Figure 1. A V6 corn plant with 6 visible collar leaves (Source: Mississippi State University Extension; How to determine corn vegetative growth stages).
Figure 2. Corn seasonal nitrogen uptake (Source: Abendroth et al., 2011. Iowa State University Extension, Ames, IA).
Figure 3. Corn yield component development across growth stage (Source: University of Nebraska-Lincoln Extension; Cropwatch).
Rasel Parvej, Syam Dodla, and Matthew Foster, LSU AgCenter scientist
Starter fertilizer is also called “pop-up” fertilizer and usually applied in the seed furrow or in 2 by 2 band i.e., 2 inches side and 2 inches below the seed depth. Louisiana corn producers mostly use ammonium polyphosphate such as 10-34-0 or 11-37-0 as starter fertilizer and apply it in the seed furrow with their planter. These starter fertilizers mostly contain small amounts (10 or 11%) of nitrogen (N) and high amounts (34 or 37%) of phosphorus (P2O5). Some starter fertilizers may also contain small amounts of potassium (K2O), sulfur (S), and some micronutrients such as zinc (Zn), manganese (Mn), etc. Starter fertilizer is usually applied at a lower rate (5 gallons per acre) for in-furrow application due to the chance of salt injury from ammonium-nitrogen but can be applied at a higher rate (up to 10 gallons per acre) for 2 by 2 banding. Although adequate soil moisture at planting can reduce the likelihood of salt injury, high rates of nitrogen fertilizer is still not recommended for in-furrow application.
The main purpose of applying starter fertilizer is to help the germinating corn seedling to boost up early-season growth by easily accessible nutrients placed near the seeds, resulting in increased yield potential. However, corn grain yield response to starter fertilizer is very inconsistent with no yield response being common across mid-South and Midwest. Therefore, each year Louisiana producers often ask the same question whether they should apply starter fertilizer at corn planting. The most common extension answer is “it depends”. Mascagni et al. (2007) conducted 15 site-years research trials from 1991 to 2005 on starter fertilizer (10-34-0 or 11-37-0) for corn production in northeast Louisiana and found that starter fertilizer increased corn yield by 8 to 25 bushels per acre in only 5 out of 15 trials (Figure 1). They reported that the positive yield response to starter fertilizer came only from phosphorus but not from nitrogen. This was because 5 gallons of in-furrow starter fertilizer (10-34-0) contains 19.8 pounds phosphorus (P2O5) but only 5.8 pounds nitrogen (N) per acre, which is a very small amount to make any yield difference by nitrogen at planting. Note that corn requires 30 to 45 pounds nitrogen from planting to V6 stage (6 visible collar leaves and plant is about 12-18 inches tall); therefore, corn nitrogen requirement during the early season can only be fulfilled by applying N as broadcast (Urea; 46-0-0) followed by incorporation before planting or as sidedress (UAN; 32-0-0) at planting. The most important point that Mascagni et al. (2007) reported was that starter fertilizer increased corn yield only in coarse-textured soils such as sandy loam soils. They also reported that sandy loam soils were cold-natured soils with low organic matter content and nutrient holding capacity, where phosphorus deficiency symptoms were common during early corn growing season (mid-March to mid-April). However, they mentioned some benefits of starter fertilizer regardless of soil type and yield response such as improved early-season plant growth and 3 to 4 day earlier mid-silk stage along with earlier maturity. Therefore, based on the research conducted in Louisiana and other corn producing states, the following points need to be considered before making decision in using starter fertilizers.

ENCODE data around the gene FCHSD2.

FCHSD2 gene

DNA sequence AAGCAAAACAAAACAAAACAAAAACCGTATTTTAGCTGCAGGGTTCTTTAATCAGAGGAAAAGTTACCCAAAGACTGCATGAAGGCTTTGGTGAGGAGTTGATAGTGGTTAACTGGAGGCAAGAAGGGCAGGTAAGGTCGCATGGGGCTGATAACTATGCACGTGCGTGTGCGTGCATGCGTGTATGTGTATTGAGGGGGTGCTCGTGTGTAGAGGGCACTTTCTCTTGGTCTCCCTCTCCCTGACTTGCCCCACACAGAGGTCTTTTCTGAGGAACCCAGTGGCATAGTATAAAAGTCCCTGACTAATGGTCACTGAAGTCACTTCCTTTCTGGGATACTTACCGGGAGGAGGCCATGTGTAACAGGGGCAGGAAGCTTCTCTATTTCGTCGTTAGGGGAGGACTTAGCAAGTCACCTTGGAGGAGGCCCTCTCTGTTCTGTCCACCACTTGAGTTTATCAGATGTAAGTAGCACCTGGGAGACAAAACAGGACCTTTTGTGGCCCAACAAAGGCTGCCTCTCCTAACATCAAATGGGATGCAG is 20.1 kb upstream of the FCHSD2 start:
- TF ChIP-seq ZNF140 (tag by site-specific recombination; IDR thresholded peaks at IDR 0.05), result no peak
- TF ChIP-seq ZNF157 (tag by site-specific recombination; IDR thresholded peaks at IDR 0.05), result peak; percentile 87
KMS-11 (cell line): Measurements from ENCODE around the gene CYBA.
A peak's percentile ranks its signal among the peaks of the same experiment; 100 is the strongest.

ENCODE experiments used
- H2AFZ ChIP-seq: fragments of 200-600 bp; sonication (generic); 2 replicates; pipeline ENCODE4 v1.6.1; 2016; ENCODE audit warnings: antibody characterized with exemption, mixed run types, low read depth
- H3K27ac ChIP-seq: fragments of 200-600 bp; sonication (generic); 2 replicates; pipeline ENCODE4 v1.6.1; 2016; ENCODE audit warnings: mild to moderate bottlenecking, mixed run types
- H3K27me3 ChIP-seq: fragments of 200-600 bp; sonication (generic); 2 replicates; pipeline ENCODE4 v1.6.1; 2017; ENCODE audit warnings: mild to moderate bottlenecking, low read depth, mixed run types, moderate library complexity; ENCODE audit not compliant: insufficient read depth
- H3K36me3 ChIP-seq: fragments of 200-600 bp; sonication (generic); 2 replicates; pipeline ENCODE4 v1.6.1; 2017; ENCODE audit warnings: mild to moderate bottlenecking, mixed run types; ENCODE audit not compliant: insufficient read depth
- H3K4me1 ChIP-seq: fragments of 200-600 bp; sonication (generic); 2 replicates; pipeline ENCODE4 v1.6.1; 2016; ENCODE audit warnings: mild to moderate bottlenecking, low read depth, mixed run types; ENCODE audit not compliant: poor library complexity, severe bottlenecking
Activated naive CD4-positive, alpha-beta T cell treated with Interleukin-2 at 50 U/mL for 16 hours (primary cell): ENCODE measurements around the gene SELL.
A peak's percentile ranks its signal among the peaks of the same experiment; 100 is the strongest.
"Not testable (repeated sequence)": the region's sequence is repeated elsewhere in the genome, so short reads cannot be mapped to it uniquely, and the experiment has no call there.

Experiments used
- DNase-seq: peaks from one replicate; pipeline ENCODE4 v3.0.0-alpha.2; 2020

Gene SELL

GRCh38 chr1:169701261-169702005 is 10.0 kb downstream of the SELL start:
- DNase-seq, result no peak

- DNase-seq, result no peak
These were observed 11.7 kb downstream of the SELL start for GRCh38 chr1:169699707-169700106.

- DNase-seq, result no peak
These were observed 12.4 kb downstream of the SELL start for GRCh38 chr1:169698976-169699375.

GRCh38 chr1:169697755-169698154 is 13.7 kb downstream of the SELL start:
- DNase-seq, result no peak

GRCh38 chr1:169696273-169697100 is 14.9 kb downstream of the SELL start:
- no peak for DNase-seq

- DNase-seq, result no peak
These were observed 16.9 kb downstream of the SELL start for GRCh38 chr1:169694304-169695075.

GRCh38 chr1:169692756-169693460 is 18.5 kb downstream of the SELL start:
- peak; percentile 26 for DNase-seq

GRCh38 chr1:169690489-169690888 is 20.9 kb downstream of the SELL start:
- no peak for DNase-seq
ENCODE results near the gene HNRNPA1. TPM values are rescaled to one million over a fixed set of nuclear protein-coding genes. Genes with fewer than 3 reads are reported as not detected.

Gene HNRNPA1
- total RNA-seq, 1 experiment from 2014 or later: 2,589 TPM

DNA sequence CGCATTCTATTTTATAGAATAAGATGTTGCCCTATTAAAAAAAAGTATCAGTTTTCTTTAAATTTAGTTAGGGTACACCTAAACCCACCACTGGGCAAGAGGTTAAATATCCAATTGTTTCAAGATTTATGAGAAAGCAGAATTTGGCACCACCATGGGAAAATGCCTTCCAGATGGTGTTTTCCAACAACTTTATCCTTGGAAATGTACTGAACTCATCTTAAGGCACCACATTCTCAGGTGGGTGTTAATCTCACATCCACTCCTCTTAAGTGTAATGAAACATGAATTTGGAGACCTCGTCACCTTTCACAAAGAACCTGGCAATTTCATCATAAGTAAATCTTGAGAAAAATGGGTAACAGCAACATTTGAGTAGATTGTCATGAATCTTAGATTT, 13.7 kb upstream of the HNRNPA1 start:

Overall, starter fertilizer may only benefit corn yield in a very specific situation. If corn price is low and input cost is high, corn producers may not need to spend their money on using starter fertilizer in most fields. However, with high corn prices this year, starter fertilizer, if not too expensive, can be a cheap insurance for early corn planting in coarse-textured soils against the detrimental cold and wet weather conditions often experienced by Louisiana corn producers in March.